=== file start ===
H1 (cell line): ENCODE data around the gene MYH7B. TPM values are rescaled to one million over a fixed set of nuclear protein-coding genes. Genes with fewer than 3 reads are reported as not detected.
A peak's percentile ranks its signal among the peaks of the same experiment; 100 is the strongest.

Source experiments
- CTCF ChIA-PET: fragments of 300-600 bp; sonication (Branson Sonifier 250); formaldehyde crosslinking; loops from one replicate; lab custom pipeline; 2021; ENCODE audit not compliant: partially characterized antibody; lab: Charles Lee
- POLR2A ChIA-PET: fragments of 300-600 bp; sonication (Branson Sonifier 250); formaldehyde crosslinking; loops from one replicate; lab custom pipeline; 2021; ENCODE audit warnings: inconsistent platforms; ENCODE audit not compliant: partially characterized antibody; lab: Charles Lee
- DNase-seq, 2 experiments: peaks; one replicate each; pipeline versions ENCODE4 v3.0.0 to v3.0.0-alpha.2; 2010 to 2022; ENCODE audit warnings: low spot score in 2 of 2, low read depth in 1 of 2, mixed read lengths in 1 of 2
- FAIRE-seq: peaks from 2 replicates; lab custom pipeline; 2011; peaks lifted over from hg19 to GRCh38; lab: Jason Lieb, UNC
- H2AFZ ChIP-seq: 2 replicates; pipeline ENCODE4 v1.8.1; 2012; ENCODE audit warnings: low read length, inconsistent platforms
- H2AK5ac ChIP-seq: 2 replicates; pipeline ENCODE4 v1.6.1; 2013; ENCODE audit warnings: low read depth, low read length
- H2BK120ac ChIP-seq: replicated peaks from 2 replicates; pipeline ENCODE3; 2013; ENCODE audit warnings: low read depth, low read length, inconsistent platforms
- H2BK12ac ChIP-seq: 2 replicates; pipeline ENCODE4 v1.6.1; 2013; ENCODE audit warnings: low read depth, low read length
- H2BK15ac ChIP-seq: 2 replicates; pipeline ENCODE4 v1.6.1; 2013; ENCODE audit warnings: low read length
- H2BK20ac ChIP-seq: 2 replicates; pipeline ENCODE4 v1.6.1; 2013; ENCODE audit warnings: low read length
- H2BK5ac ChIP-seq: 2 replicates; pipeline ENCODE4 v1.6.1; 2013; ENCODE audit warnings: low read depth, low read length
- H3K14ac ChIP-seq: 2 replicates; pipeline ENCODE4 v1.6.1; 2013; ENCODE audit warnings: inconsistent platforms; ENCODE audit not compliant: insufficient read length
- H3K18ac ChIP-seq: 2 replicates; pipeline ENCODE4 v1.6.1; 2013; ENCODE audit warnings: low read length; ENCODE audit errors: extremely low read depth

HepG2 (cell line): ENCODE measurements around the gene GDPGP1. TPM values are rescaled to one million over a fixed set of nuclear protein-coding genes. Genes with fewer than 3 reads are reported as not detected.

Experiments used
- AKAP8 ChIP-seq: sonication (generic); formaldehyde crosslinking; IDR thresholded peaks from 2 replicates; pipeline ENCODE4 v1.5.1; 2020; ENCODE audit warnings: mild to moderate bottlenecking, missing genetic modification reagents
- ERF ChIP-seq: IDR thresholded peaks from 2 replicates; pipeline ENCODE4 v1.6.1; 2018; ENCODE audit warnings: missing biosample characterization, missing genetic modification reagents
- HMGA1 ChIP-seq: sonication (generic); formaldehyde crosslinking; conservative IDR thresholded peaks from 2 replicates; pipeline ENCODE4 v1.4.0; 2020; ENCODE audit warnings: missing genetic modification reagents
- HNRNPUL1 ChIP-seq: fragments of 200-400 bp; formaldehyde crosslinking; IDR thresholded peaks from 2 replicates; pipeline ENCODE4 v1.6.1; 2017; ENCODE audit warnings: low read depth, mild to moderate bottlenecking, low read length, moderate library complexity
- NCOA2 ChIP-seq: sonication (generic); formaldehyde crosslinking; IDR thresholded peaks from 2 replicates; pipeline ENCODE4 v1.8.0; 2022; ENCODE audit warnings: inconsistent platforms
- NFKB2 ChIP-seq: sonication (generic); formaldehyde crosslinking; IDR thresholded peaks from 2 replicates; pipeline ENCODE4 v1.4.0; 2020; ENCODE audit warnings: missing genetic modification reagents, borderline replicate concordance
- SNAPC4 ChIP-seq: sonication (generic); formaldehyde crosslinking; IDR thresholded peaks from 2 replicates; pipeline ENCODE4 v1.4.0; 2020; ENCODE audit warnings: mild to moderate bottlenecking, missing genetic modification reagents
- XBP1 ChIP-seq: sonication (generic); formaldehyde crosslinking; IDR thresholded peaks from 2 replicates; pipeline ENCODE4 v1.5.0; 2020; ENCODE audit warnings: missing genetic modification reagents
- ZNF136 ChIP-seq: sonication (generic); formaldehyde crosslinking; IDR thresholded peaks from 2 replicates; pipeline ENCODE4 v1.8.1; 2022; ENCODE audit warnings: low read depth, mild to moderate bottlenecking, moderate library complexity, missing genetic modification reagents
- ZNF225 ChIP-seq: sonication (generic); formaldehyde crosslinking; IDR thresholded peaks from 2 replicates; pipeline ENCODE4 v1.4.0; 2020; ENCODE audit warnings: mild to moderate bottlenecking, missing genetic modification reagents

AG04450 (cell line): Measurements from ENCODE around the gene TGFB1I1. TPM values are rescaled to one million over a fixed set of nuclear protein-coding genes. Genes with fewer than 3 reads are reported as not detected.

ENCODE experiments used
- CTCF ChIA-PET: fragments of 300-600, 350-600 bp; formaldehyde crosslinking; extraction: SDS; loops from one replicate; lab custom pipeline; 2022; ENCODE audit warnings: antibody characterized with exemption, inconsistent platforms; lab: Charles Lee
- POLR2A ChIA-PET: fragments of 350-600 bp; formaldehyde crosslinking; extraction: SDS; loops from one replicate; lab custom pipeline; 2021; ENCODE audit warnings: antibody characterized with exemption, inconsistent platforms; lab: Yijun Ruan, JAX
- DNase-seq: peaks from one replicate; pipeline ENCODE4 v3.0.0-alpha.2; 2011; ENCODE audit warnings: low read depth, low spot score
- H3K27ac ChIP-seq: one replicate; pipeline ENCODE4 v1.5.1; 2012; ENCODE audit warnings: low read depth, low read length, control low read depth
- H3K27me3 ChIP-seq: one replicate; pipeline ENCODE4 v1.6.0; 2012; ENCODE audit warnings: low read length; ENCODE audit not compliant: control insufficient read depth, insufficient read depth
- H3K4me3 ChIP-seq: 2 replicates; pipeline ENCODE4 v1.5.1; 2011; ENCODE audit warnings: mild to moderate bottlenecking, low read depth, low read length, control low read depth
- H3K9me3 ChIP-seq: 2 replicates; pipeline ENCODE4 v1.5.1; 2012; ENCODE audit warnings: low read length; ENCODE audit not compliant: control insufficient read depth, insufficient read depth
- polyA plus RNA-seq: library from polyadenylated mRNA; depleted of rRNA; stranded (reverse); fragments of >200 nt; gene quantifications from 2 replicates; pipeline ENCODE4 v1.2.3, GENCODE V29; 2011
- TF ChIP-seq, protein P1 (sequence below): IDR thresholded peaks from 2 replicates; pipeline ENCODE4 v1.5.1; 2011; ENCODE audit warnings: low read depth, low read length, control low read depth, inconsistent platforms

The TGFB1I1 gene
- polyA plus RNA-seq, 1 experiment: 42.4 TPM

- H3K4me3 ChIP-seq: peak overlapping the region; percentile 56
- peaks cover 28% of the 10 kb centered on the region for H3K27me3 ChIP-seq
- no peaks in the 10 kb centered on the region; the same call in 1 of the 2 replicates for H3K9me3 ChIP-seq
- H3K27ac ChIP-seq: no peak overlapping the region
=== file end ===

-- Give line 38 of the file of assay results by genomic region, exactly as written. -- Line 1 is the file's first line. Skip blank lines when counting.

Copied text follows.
- polyA plus RNA-seq: library from polyadenylated mRNA; depleted of rRNA; stranded (reverse); fragments of >200 nt; gene quantifications from 2 replicates; pipeline ENCODE4 v1.2.3, GENCODE V29; 2011